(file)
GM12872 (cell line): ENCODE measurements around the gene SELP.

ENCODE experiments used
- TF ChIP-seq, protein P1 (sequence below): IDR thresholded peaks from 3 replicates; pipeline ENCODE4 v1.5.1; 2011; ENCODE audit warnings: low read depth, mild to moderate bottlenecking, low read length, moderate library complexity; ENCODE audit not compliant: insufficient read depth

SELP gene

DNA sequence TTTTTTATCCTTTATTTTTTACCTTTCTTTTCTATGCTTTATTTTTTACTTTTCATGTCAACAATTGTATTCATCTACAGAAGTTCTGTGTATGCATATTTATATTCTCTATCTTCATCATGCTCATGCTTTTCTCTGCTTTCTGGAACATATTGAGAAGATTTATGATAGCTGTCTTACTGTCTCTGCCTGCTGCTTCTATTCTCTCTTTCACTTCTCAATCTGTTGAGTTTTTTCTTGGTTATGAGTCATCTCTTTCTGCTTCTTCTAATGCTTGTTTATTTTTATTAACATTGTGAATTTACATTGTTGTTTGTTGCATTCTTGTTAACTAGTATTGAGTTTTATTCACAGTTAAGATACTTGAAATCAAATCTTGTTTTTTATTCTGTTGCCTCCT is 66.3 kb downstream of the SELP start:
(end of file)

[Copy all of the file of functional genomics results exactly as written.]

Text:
GM12872 (cell line): ENCODE measurements around the gene SELP.

ENCODE experiments used
- TF ChIP-seq, protein P1 (sequence below): IDR thresholded peaks from 3 replicates; pipeline ENCODE4 v1.5.1; 2011; ENCODE audit warnings: low read depth, mild to moderate bottlenecking, low read length, moderate library complexity; ENCODE audit not compliant: insufficient read depth

SELP gene

DNA sequence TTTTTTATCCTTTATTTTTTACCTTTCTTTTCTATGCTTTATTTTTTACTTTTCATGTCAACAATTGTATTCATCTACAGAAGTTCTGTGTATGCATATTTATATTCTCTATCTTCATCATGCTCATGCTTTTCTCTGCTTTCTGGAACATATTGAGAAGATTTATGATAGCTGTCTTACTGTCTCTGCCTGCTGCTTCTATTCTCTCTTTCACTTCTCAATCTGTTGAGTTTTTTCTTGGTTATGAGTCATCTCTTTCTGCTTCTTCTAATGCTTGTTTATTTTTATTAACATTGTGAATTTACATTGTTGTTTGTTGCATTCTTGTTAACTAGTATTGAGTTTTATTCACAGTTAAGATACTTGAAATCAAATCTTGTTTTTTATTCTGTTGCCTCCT is 66.3 kb downstream of the SELP start: